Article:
Read More About It @ The Brickell Library: Psoriasis

Psoriasis is   the most common auto immune disease and affects up to 7.5 million Americas.  Although scientists continue to focus on a cure the exact causes of this auto immune disease remains a bit of a mystery  “Scientists believe that at least 10 percent of people inherit one or more of the genes that could eventually lead to psoriasis. However, only 2 percent to 3 percent of the population develops the disease.”  In addition to genetic factors, Scientists believe, environmental “triggers” play a pivotal role in developing Psoriasis.  These triggers include skin injuries, medications and  stress.  This non-contagious disease typically first appears between the ages of 15 to 35.   According to the National Psoriasis Foundation there are 5 different types of Psoriasis.  Plaque Psoriasis, the most common form of the illness. Psoriasis is a  chronic disease caused by the over production of new skin cells and their quick arrival to the surface of the skin, a process that  ought to take a monthThe body does not rid itself of these new skin cells, so the new skin cells pile up.   These new skin cells create a plaque on the skin – “itchy or sore patches of thick, red skin with silvery scales”.  Psoriasis often appears on elbows, knees,  back, face, palms, feet and the scalp. Psoriasis can appear on other areas of the body and also can impact  joints – a condition known as  psoriatic arthritis. According to Abby Van Voorhees, MD. Internationally renowned expert in Psoriasis and newly appointed EVMS Chair of Dermatology,  “somewhere between 25% and 40%”  people who have Psoriasis develop Psoriatic Arthritis. There is currently no known cure for Psoriasis or Psoriatic Arthritis,  treatments however,  are available and range from stress management and  Phototherapy to topical creams.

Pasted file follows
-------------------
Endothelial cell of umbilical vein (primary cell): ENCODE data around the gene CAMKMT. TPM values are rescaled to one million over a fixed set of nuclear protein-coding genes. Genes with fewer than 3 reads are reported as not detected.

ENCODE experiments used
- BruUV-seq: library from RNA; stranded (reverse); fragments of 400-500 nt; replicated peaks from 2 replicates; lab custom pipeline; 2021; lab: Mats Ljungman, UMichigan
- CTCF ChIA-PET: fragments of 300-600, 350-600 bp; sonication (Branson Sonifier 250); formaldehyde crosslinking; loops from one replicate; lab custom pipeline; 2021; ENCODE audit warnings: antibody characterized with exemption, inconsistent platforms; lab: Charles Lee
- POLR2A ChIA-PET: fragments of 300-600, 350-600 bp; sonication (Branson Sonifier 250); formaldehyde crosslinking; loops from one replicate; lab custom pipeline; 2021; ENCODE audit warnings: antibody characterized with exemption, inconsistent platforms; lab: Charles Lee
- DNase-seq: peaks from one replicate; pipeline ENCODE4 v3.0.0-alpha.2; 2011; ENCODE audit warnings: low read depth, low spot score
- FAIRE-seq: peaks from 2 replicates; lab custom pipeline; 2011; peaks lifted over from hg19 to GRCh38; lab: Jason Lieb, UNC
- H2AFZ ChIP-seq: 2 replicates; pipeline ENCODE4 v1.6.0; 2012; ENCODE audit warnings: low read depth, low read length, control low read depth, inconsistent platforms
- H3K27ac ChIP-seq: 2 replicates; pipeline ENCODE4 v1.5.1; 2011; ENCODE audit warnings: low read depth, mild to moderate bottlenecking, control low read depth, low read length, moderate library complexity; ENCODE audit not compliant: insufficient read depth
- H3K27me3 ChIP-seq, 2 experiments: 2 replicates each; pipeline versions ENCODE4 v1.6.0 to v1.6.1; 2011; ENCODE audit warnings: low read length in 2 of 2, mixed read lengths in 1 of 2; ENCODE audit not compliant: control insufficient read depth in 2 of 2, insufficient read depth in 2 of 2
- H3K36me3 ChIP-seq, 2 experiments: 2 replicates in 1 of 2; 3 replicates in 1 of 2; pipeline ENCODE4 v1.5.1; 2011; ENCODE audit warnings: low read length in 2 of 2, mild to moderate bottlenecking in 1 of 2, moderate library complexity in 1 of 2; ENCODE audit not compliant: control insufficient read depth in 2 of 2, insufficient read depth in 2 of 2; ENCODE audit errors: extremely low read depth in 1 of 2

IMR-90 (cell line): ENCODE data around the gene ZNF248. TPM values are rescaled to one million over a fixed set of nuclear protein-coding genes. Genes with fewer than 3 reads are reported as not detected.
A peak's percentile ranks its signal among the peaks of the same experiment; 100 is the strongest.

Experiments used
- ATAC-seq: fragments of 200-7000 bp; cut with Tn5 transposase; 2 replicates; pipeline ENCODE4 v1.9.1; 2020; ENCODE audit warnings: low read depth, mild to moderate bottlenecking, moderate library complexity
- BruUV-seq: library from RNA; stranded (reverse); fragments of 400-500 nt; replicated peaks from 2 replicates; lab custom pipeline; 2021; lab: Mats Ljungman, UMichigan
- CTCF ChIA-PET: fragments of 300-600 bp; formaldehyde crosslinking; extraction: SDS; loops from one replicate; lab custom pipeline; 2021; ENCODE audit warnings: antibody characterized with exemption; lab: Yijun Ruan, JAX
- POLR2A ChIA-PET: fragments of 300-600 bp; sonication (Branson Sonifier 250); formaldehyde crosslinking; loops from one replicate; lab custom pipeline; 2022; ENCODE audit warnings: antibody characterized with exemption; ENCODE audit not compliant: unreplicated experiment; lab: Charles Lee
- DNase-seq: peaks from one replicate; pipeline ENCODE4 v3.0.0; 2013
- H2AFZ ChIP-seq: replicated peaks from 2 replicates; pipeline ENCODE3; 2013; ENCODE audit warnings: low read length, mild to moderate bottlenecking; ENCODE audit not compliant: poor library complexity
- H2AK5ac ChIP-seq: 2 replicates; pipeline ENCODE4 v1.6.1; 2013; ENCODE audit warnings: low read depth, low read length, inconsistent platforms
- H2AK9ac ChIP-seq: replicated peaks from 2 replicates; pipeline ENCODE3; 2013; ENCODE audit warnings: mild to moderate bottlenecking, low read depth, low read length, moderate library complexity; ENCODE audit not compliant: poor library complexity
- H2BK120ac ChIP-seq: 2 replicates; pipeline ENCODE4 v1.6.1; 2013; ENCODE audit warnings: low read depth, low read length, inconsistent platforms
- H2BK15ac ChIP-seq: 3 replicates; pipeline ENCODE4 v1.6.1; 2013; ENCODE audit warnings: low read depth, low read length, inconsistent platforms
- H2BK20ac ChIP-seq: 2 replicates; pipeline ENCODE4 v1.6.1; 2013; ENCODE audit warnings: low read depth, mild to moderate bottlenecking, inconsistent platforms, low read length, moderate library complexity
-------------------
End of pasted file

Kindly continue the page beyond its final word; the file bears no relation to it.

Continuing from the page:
Curious to learn more about Psoriasis visit;
Psoriasis (MedlinePlus)
Psoriasis (CDC)
The National Psoriasis Foundation

Discover more about health issues, search Eastern Virginia Medical School’s Edward E. Brickell Medical Sciences Library collections and databases by visiting the library’s website.
This blog is about consumer health topics of interest to the general public and a vehicle to promote the Edward E. Brickell Medical Sciences Library and library outreach events.

Ruth M. Smith, MLIS


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